Jon Jones returns with unanimous win at UFC 197 but refuses interim belt

LAS VEGAS -- Jon Jones wasn't happy with his performance at UFC 197, but he still got the job done as he returned to the Octagon after a long absence to shut down Ovince Saint Preux while winning the interim light heavyweight title.

When it was over, Jones actually refused the interim title and instead said that he was waiting until he could put the real belt around his waist after facing Daniel Cormier later this year.

"I don't think I want that belt; it's not the real belt," Jones said. "I want my actual belt back."

It was a long road for Jones to get back to the UFC after he was suspended and stripped of his belt following an arrest for a hit-and-run accident in April 2015.

Jones went clean and sober for the past seven months as he regained his focus in an effort to reclaim the title he never lost in the cage, but an injury to current champion Cormier forced a change to the UFC 197 main event three weeks ago.

That opponent switch may have benefitted Jones, who didn't look his best on Saturday night but still got the job done.

After 16 months away, Jones was definitely rusty as he started the fight with Saint Preux, who accepted the matchup on just three weeks' notice after Cormier suffered a leg injury.

During his time away, Jones has worked tirelessly on his kickboxing and other new techniques, but he fell back into old routines early while chopping away at Saint Preux with his oblique kick that landed repeatedly.

Throughout the first round, Saint Preux looked like a deer in headlights standing in front of Jones without offering much offense of his own, instead just trying to avoid the unorthodox strikes from the top pound-for-pound fighter in the sport.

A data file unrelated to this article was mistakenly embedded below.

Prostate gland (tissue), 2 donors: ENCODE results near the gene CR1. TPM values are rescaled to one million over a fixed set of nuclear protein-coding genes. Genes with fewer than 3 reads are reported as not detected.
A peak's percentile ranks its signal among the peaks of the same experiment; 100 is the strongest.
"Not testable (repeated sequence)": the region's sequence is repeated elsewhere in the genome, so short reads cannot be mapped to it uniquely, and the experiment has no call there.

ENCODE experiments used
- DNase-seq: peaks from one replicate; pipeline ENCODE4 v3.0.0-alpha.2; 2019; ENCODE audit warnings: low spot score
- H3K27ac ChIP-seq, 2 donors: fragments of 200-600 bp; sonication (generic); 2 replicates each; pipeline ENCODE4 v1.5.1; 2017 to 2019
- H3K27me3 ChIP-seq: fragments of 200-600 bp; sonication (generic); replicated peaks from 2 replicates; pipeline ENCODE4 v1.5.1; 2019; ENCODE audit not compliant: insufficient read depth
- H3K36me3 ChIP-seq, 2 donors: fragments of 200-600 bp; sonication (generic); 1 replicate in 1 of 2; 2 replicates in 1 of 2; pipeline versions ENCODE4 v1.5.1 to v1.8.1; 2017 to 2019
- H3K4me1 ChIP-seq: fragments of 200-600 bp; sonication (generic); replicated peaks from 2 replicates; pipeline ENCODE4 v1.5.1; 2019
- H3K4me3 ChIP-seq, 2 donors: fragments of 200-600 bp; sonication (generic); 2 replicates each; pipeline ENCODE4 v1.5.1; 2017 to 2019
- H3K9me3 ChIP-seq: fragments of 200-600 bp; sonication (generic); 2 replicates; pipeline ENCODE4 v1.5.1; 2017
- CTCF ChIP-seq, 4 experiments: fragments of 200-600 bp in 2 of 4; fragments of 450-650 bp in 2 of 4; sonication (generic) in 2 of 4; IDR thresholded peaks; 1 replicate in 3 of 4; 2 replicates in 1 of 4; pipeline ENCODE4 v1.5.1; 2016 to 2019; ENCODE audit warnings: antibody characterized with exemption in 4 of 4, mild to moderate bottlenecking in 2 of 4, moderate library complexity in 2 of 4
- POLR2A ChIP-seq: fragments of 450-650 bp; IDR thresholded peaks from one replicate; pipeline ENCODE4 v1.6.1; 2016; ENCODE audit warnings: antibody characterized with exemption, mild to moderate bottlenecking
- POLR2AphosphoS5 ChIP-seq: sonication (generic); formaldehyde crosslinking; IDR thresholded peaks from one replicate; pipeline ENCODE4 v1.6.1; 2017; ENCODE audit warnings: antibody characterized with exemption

Jones got the better of all the exchanges and even tried to mix in a couple spin kicks and elbows, but nothing landed with force enough to do much damage to Saint Preux.

Saint Preux woke up in the second round with a hard counter punch that snapped Jones' head back and put the Las Vegas crowd at attention that this wasn't going to be an early finish.

Despite a few good shots landed in round two, Saint Preux couldn't mount much offense in round three, although Jones wasn't exactly pouring on the punishment either.

Finally, Jones decided to employ his wrestling in the fourth round as he picked up and planted Saint Preux on the mat with an emphatic thud.

It was clear Saint Preux was running on fumes, although he did everything in his power to resist the former champion mauling him on the mat.

As time ticked away in the fourth round, Saint Preux was clearly trapped on the ground as Jones just chopped away at him with punches and elbows. At one point, Jones stood up and landed a huge body kick while Saint Preux was still prone on the mat.

It looked like Jones might get a finish but Saint Preux was able to wait out the clock until the horn sounded, and the former Tennessee football player survived to fight another round.

With just more than two minutes to go in the fifth, Jones trapped Saint Preux against the cage wall before lifting him up in the air and slamming him back down in the center of the Octagon. The echo of the two light heavyweights crashing to the mat reverberated throughout the arena, but Jones failed to take advantage of the position and instead let Saint Preux back to his feet.

It was clear as the final seconds ticked away who won the fight, but Jones looked utterly frustrated as he just couldn't find a good enough opening to put Saint Preux away.

The judges returned equally lopsided scores with Jones winning 50-44, 50-45 and 50-45. Jones acknowledged that facing Saint Preux may have been the best medicine for him after such a long layoff, but he promised to return even better when he comes back for his next fight against Cormier.

"I needed that fight before fighting for a title," Jones said. "My next one's going to be a hell of a lot better, I guarantee it.

"I'm really excited to fight Daniel Cormier. I'll be right back at practice probably Tuesday or Wednesday, getting back to my original strategy."